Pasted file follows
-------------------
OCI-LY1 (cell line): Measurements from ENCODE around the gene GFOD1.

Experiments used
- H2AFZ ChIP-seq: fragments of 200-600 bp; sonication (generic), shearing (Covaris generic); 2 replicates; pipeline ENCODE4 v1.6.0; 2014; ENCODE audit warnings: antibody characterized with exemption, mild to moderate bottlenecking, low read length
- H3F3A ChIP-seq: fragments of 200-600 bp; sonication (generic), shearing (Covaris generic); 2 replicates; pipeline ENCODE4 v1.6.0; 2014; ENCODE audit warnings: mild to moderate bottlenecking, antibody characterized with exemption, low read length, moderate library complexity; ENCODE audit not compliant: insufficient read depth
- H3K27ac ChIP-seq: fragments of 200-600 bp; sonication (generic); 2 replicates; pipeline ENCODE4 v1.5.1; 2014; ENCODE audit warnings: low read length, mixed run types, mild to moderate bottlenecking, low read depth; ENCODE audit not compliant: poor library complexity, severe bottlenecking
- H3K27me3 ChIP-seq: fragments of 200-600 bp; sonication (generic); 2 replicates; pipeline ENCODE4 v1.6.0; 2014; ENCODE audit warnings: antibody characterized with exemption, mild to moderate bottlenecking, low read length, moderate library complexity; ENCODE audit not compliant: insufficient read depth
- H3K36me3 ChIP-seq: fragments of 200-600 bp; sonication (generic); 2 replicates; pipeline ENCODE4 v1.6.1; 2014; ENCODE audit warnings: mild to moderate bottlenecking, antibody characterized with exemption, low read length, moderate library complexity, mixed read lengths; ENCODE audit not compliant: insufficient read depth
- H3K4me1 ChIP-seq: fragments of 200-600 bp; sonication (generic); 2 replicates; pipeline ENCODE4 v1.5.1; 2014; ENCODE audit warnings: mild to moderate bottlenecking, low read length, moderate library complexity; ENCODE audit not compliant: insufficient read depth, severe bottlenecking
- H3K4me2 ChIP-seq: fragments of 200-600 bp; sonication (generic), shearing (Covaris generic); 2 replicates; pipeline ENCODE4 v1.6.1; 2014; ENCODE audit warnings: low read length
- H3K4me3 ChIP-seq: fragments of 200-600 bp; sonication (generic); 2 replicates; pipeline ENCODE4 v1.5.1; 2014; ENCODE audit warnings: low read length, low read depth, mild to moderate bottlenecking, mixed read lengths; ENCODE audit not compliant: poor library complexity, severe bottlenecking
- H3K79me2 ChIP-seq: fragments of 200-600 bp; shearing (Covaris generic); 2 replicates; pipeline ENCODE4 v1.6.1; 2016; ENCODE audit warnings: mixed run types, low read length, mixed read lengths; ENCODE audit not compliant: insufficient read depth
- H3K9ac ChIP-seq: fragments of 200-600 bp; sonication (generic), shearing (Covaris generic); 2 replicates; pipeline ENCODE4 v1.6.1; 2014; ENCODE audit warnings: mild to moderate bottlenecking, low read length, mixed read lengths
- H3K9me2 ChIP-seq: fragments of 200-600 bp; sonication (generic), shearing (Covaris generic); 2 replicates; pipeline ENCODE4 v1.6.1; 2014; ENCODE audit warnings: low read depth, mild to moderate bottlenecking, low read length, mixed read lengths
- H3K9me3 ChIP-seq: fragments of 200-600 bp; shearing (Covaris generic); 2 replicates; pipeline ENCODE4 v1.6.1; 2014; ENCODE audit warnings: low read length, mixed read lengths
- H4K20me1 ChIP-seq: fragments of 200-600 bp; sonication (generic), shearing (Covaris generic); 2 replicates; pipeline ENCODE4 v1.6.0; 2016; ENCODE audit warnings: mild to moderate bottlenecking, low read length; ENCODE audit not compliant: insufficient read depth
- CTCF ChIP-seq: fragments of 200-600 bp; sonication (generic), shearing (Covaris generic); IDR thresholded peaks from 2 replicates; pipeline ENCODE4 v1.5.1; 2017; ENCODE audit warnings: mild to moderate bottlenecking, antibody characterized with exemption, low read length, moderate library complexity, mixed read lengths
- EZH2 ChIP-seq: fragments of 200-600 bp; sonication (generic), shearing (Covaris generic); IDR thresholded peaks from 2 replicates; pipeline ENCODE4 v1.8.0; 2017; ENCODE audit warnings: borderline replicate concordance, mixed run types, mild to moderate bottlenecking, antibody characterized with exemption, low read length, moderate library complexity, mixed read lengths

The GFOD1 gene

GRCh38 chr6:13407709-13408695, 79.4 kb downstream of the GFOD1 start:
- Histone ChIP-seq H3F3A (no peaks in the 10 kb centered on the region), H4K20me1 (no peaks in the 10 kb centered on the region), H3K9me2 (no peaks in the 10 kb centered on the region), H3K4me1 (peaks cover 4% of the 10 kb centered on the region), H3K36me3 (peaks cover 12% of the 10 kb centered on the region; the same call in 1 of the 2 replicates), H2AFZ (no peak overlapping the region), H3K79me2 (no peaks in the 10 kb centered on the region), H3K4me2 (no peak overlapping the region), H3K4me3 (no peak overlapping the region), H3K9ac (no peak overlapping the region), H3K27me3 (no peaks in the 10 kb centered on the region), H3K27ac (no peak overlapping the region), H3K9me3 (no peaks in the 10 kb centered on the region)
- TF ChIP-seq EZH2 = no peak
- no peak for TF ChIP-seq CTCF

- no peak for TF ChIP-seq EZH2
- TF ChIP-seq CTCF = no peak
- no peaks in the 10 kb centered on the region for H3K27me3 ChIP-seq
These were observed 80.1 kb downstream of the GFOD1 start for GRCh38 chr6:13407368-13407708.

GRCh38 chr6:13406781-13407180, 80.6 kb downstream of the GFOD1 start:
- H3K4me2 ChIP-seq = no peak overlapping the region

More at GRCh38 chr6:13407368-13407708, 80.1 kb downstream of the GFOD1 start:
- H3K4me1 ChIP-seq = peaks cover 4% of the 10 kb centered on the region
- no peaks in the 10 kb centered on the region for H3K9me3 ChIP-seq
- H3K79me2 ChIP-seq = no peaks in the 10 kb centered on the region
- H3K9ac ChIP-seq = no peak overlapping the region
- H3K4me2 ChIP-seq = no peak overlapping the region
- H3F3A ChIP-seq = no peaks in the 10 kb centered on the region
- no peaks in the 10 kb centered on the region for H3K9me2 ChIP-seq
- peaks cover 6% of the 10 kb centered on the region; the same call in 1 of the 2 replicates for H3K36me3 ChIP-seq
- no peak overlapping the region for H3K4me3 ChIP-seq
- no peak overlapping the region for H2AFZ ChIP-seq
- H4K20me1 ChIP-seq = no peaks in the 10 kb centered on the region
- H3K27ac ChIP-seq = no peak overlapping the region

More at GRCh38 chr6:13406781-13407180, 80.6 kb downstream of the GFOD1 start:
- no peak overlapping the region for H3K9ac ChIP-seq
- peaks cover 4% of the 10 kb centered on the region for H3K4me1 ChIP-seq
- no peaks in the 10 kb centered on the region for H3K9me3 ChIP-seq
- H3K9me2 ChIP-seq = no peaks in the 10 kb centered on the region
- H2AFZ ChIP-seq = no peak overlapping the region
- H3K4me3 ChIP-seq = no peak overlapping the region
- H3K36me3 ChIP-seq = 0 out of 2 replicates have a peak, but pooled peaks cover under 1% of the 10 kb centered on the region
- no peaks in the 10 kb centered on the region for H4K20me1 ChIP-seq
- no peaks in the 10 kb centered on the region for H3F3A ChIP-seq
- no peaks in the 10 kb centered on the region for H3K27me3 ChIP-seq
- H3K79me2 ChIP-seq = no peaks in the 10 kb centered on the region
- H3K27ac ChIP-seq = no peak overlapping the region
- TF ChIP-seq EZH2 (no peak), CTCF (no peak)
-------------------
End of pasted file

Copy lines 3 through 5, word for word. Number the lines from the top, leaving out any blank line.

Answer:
- H2AFZ ChIP-seq: fragments of 200-600 bp; sonication (generic), shearing (Covaris generic); 2 replicates; pipeline ENCODE4 v1.6.0; 2014; ENCODE audit warnings: antibody characterized with exemption, mild to moderate bottlenecking, low read length
- H3F3A ChIP-seq: fragments of 200-600 bp; sonication (generic), shearing (Covaris generic); 2 replicates; pipeline ENCODE4 v1.6.0; 2014; ENCODE audit warnings: mild to moderate bottlenecking, antibody characterized with exemption, low read length, moderate library complexity; ENCODE audit not compliant: insufficient read depth
- H3K27ac ChIP-seq: fragments of 200-600 bp; sonication (generic); 2 replicates; pipeline ENCODE4 v1.5.1; 2014; ENCODE audit warnings: low read length, mixed run types, mild to moderate bottlenecking, low read depth; ENCODE audit not compliant: poor library complexity, severe bottlenecking